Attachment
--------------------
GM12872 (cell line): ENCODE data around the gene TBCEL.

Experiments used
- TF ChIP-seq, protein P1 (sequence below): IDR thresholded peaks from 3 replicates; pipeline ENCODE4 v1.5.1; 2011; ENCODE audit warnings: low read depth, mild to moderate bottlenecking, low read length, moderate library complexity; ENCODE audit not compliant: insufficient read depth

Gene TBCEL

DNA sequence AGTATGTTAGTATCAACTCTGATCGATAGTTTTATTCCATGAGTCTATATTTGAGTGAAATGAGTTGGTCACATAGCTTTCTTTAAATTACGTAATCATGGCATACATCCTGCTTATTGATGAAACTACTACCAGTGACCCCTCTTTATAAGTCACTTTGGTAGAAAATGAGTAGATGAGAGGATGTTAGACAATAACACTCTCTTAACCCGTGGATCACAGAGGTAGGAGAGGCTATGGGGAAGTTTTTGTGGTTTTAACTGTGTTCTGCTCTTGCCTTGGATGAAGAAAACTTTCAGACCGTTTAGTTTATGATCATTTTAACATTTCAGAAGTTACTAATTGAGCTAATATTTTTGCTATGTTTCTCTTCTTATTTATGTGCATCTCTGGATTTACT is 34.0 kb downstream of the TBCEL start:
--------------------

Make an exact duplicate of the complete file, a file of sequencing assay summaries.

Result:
GM12872 (cell line): ENCODE data around the gene TBCEL.

Experiments used
- TF ChIP-seq, protein P1 (sequence below): IDR thresholded peaks from 3 replicates; pipeline ENCODE4 v1.5.1; 2011; ENCODE audit warnings: low read depth, mild to moderate bottlenecking, low read length, moderate library complexity; ENCODE audit not compliant: insufficient read depth

Gene TBCEL

DNA sequence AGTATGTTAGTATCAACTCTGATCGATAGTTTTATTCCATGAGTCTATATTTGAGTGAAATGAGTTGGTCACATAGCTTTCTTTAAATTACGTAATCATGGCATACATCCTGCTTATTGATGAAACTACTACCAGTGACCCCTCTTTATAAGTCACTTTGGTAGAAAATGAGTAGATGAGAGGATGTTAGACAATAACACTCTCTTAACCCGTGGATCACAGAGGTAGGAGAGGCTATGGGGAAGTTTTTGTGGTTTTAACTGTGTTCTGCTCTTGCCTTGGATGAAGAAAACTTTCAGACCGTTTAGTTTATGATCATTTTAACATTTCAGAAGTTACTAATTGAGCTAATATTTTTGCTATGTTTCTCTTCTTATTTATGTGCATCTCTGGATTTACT is 34.0 kb downstream of the TBCEL start: